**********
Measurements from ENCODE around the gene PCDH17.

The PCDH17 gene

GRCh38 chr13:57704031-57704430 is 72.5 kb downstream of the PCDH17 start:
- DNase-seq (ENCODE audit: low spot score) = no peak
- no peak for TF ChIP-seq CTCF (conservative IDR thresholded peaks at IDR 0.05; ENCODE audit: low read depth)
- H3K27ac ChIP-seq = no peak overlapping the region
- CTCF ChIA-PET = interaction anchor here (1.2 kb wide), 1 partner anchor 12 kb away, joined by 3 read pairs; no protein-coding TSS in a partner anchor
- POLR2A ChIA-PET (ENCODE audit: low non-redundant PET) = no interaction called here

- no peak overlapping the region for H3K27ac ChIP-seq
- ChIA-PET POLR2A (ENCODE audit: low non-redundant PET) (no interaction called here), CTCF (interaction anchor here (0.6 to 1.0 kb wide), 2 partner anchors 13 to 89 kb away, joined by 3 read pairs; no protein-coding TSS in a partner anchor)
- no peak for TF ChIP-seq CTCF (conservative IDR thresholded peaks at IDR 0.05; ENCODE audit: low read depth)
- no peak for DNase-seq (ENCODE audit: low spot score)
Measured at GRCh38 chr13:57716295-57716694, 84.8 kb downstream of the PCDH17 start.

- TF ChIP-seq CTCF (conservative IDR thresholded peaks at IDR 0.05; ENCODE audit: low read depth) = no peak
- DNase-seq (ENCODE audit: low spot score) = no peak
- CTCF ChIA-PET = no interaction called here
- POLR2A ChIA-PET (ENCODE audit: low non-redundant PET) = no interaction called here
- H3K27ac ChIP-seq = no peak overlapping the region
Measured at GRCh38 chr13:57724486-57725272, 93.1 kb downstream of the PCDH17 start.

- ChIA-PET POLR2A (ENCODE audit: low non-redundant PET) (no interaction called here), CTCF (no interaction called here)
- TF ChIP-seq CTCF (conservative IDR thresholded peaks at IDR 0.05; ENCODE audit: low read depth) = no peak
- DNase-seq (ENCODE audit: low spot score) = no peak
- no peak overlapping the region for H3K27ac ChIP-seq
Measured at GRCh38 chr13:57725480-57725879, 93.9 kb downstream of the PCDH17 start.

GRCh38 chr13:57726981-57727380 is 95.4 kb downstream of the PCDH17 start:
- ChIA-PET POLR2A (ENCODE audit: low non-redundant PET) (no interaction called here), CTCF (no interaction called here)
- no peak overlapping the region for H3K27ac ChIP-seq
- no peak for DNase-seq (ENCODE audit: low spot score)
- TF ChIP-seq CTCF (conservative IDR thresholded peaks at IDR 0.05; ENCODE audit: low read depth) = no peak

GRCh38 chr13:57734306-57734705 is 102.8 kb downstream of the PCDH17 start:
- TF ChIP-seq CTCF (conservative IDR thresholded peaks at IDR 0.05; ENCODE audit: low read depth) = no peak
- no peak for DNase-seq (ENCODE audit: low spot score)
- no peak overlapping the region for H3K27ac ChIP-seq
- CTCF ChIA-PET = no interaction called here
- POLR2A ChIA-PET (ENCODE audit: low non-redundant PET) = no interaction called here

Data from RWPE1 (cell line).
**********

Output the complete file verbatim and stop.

Measurements from ENCODE around the gene PCDH17.

The PCDH17 gene

GRCh38 chr13:57704031-57704430 is 72.5 kb downstream of the PCDH17 start:
- DNase-seq (ENCODE audit: low spot score) = no peak
- no peak for TF ChIP-seq CTCF (conservative IDR thresholded peaks at IDR 0.05; ENCODE audit: low read depth)
- H3K27ac ChIP-seq = no peak overlapping the region
- CTCF ChIA-PET = interaction anchor here (1.2 kb wide), 1 partner anchor 12 kb away, joined by 3 read pairs; no protein-coding TSS in a partner anchor
- POLR2A ChIA-PET (ENCODE audit: low non-redundant PET) = no interaction called here

- no peak overlapping the region for H3K27ac ChIP-seq
- ChIA-PET POLR2A (ENCODE audit: low non-redundant PET) (no interaction called here), CTCF (interaction anchor here (0.6 to 1.0 kb wide), 2 partner anchors 13 to 89 kb away, joined by 3 read pairs; no protein-coding TSS in a partner anchor)
- no peak for TF ChIP-seq CTCF (conservative IDR thresholded peaks at IDR 0.05; ENCODE audit: low read depth)
- no peak for DNase-seq (ENCODE audit: low spot score)
Measured at GRCh38 chr13:57716295-57716694, 84.8 kb downstream of the PCDH17 start.

- TF ChIP-seq CTCF (conservative IDR thresholded peaks at IDR 0.05; ENCODE audit: low read depth) = no peak
- DNase-seq (ENCODE audit: low spot score) = no peak
- CTCF ChIA-PET = no interaction called here
- POLR2A ChIA-PET (ENCODE audit: low non-redundant PET) = no interaction called here
- H3K27ac ChIP-seq = no peak overlapping the region
Measured at GRCh38 chr13:57724486-57725272, 93.1 kb downstream of the PCDH17 start.

- ChIA-PET POLR2A (ENCODE audit: low non-redundant PET) (no interaction called here), CTCF (no interaction called here)
- TF ChIP-seq CTCF (conservative IDR thresholded peaks at IDR 0.05; ENCODE audit: low read depth) = no peak
- DNase-seq (ENCODE audit: low spot score) = no peak
- no peak overlapping the region for H3K27ac ChIP-seq
Measured at GRCh38 chr13:57725480-57725879, 93.9 kb downstream of the PCDH17 start.

GRCh38 chr13:57726981-57727380 is 95.4 kb downstream of the PCDH17 start:
- ChIA-PET POLR2A (ENCODE audit: low non-redundant PET) (no interaction called here), CTCF (no interaction called here)
- no peak overlapping the region for H3K27ac ChIP-seq
- no peak for DNase-seq (ENCODE audit: low spot score)
- TF ChIP-seq CTCF (conservative IDR thresholded peaks at IDR 0.05; ENCODE audit: low read depth) = no peak

GRCh38 chr13:57734306-57734705 is 102.8 kb downstream of the PCDH17 start:
- TF ChIP-seq CTCF (conservative IDR thresholded peaks at IDR 0.05; ENCODE audit: low read depth) = no peak
- no peak for DNase-seq (ENCODE audit: low spot score)
- no peak overlapping the region for H3K27ac ChIP-seq
- CTCF ChIA-PET = no interaction called here
- POLR2A ChIA-PET (ENCODE audit: low non-redundant PET) = no interaction called here

Data from RWPE1 (cell line).